Many students spend a year at community college before transferring into a four-year program. Some private schools hold extremely strict regulations regarding transferred courses, which could result in the repetition of intro and low-level courses. Students will find much less friction when it comes to the successful transferring of credits while they are looking into state schools as opposed to private.

5- Personable experience

Teacher Giving Personal Instruction

Teacher Giving Personal Instruction

When at a state college, it is not uncommon to feel insignificant when it comes to getting signed up for classes or trying to get other small, seemingly negligible things figured out. Classes can fill up as fast as they became available on the website, and the employees can be trained to handle a bulk of people as quickly as possibly. Not ideal for you.

6- Realistic and Helpful Professors

Understanding Professors

Understanding Professors

Many professors at state schools understand that their students have actual lives beyond the classroom and make it clear that they are willing to work around your schedule as  long as you fill them in.

This comes in handy when you get two 10 page papers assigned on the same day, and want to hand one in a few days after the other one. a state school professor’s response would be “Sure, thanks for letting me know ahead of time!” while a private university professor might respond- “No problem, just hand mine in a week early! You’re welcome!”

So, before choosing which college you’re going to attend, consider these thoughts, and always visit the campus. before-hand.

State School vs Out of State/Private School

June 6, 2014 in Academics, Alive Campus, Colleges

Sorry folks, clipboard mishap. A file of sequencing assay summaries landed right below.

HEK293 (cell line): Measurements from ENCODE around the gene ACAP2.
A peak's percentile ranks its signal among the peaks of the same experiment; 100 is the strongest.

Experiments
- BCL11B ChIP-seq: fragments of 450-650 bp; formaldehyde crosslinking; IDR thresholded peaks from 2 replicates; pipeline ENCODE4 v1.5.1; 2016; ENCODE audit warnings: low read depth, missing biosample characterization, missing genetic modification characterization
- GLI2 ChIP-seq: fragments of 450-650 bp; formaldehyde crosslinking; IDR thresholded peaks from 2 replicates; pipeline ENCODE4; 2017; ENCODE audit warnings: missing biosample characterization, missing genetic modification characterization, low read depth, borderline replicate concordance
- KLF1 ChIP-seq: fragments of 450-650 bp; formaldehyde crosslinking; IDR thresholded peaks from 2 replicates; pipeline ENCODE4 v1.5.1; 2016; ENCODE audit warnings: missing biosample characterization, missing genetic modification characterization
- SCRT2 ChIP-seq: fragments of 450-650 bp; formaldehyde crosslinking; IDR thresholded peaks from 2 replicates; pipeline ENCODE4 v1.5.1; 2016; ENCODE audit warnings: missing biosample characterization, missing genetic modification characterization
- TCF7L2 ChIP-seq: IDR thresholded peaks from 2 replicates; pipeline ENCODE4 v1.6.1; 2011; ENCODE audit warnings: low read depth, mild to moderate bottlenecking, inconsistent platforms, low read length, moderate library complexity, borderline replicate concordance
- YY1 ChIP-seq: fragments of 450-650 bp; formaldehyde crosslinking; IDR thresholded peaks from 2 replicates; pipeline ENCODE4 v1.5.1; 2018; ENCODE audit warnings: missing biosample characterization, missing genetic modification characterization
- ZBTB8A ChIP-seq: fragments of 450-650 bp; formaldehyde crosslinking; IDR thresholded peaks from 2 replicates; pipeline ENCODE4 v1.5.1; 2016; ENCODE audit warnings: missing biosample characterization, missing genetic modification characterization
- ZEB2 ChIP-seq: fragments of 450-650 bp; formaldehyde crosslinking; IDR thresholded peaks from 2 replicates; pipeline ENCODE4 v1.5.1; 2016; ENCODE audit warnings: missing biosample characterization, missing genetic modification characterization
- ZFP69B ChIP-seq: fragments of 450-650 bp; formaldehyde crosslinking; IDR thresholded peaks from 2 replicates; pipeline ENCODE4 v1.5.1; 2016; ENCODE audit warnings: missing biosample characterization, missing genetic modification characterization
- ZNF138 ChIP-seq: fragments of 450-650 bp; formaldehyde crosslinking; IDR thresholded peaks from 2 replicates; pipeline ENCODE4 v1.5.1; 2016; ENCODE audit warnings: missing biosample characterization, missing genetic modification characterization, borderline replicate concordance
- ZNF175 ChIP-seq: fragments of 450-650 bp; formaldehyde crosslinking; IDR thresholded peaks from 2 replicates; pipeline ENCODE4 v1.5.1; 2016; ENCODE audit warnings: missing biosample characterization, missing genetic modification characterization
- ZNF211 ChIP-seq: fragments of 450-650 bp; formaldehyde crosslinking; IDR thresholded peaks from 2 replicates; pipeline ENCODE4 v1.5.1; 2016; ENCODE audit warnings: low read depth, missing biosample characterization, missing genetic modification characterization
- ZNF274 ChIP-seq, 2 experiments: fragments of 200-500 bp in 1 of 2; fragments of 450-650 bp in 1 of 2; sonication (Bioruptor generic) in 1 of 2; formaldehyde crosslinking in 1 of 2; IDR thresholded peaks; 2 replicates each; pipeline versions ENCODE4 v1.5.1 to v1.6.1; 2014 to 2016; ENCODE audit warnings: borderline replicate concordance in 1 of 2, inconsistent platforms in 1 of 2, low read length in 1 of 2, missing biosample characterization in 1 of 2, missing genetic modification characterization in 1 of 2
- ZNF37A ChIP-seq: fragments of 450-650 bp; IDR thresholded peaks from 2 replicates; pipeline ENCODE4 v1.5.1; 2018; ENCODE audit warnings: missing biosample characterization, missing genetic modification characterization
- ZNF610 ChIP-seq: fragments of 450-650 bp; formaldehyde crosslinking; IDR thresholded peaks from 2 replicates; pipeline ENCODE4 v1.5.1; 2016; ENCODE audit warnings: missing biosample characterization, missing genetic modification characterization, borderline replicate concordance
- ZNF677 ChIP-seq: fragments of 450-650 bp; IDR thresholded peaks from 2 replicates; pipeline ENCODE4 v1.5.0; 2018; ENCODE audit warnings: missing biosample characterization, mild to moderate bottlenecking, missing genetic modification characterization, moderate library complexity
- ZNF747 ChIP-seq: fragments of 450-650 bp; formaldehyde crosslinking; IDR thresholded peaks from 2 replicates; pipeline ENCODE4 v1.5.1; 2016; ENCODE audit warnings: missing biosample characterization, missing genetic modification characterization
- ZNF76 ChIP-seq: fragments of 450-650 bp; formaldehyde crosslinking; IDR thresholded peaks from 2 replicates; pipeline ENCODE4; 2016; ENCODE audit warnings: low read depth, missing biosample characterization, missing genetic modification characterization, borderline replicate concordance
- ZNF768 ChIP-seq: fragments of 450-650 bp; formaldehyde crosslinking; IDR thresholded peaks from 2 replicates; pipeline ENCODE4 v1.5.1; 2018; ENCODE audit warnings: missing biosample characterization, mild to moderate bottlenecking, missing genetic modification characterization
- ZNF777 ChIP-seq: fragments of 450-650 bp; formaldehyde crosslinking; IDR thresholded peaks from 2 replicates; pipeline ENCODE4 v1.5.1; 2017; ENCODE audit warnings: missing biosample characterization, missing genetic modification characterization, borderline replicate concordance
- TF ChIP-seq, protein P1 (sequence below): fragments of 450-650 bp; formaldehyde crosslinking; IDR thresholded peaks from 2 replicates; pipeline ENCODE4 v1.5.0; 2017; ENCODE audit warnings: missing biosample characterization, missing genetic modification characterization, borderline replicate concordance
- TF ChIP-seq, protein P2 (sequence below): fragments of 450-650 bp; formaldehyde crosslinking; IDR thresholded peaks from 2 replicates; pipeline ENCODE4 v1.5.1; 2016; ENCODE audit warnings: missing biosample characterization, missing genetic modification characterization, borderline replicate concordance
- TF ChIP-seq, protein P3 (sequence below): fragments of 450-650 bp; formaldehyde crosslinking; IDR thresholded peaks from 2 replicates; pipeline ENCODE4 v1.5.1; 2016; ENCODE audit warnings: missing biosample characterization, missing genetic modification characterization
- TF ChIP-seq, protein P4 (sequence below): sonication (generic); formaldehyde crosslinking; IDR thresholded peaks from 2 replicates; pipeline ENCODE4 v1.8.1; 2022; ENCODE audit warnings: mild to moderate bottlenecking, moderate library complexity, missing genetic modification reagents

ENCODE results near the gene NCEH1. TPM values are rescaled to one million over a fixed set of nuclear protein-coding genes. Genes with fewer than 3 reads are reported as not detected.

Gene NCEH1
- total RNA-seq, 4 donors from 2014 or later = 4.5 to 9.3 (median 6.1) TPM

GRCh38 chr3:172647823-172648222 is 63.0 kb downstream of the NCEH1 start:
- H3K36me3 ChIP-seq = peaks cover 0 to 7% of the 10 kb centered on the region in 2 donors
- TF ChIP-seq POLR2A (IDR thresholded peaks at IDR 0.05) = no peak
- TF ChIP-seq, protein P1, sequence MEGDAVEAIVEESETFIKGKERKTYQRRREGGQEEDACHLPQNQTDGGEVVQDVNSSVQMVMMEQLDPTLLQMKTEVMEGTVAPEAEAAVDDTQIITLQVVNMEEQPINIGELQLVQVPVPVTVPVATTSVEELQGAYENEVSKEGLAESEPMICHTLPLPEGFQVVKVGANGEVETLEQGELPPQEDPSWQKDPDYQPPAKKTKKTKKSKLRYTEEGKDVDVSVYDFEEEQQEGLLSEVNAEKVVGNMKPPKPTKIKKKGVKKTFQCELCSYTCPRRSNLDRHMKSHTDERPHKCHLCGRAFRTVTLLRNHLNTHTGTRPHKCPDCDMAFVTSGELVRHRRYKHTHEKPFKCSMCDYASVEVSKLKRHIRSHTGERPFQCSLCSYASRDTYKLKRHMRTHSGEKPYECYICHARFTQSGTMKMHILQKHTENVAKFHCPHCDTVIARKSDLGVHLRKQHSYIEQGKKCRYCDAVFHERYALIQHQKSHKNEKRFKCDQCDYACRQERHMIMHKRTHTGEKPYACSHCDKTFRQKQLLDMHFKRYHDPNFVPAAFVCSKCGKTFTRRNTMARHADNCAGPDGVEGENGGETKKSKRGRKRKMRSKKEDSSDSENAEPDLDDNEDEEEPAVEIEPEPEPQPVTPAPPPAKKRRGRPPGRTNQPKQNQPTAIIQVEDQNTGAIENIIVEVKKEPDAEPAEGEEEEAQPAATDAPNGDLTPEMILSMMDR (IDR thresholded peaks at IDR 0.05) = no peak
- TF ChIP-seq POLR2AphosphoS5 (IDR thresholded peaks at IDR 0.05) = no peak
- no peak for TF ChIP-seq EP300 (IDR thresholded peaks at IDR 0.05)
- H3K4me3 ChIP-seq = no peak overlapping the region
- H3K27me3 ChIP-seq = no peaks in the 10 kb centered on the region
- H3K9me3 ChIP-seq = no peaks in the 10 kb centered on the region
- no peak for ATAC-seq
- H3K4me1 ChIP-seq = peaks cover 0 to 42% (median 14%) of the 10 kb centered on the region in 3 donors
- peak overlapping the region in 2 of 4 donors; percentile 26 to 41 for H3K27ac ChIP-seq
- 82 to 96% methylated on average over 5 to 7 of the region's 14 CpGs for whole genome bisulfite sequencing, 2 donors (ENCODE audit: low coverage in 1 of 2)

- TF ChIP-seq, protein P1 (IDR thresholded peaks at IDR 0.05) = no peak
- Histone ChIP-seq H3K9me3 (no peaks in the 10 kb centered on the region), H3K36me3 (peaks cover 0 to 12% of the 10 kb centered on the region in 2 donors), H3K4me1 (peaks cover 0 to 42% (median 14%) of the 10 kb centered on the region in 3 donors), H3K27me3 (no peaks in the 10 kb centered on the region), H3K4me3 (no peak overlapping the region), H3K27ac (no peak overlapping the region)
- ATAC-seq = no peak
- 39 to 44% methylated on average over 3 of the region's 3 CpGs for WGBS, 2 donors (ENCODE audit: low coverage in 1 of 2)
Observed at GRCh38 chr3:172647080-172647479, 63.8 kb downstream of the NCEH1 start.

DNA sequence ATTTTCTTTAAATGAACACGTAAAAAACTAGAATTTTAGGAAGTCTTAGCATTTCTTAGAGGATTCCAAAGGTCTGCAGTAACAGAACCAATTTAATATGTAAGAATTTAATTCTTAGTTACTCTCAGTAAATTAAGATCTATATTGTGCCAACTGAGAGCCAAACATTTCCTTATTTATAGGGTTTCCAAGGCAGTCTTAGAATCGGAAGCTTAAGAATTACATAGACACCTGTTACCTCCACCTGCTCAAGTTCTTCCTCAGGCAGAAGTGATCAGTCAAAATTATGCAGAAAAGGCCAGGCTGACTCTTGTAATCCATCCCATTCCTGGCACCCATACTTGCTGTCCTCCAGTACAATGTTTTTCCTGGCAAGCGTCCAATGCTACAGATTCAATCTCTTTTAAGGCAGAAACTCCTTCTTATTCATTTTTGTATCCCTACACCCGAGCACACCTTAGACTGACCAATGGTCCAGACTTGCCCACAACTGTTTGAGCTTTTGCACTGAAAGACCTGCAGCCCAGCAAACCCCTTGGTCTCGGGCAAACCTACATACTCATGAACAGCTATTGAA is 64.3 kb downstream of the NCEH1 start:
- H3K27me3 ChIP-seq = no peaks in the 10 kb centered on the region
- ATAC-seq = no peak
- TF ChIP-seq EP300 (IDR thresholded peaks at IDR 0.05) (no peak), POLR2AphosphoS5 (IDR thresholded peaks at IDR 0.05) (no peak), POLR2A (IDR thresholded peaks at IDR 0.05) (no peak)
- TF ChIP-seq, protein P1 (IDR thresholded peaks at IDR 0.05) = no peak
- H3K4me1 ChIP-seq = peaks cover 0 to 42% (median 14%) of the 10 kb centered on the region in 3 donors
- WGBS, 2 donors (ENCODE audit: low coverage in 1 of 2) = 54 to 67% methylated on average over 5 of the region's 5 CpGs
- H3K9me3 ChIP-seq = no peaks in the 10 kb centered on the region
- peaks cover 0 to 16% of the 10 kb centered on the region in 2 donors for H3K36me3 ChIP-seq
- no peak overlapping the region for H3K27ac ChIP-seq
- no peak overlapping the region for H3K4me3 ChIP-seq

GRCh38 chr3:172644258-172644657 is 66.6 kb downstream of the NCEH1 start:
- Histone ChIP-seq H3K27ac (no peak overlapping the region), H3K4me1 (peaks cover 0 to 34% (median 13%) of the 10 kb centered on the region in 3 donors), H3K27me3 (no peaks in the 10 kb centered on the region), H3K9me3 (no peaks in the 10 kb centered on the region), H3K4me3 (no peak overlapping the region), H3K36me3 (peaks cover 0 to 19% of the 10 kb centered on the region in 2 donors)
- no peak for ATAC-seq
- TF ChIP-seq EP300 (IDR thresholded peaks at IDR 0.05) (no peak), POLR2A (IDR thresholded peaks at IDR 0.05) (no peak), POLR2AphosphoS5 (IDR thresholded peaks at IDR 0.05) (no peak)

When I was applying for college, I was not sure what the difference between a state school versus a private school was, luckily my best friends helped me understand the difference. A state school is a public school, which overall the tuition is less than a private school. Some people go to an out of state school because they want to experience living in a new environment and state. Yet, going to an out of state school needs to be thoroughly thought because the cost can be high depending on the state the college you want to go is located.



State School

Advantage: Like mention above, the first advantage of an state school is the tuition price. I have a few high school friends who go to Umass Boston and is affordable even without financial aid. I was going to go to Umass because it was really inexpensive for me, but then Wheelock offered me a better financial aid package and I decided to go there since it was closer to my house than Umass Boston.

Disadvantage: I do not know if all state colleges are really large, but I know Umass Boston has a lot of students and therefore their classes size is really big. For those who like small size classes, like I do, Umass would not be an interesting school to attend. This was another reason I decided to attend Wheelock because the class size is small and the campus is small so I will get to meet everyone on campus.

If you like small size classes try to not to go to a state school, but if you cannot afford going to a private school or the financial aid does not provide enough money for you to attend a private or out of state college with a small size campus than a state school will be the best option.

Out of state/private

Advantage: One advantage of going to an out of state school is that you get to live far away from home, in a new state, and in a new neighborhood. This is the goal for most high school seniors because they want to become independent and going to an out of state college is the best way to become independent.

Disadvantage: By going to an out of state school and private school a lot of students face the high price of tuition and boarding. Although, depending on which state it is and which college, the tuition may be lower than other colleges but the boarding price may also be high. I know that at Wheelock, the boarding price is about 13,000 but I think it is higher now because every year it increases by 3%.

If you can afford to go to a out of state school or a private school take the opportunity because it will be a great experience.

I feel that it doesn’t matter if you go to a state school, out of state or a private school as long as you can afford it, and they have the major you want to complete.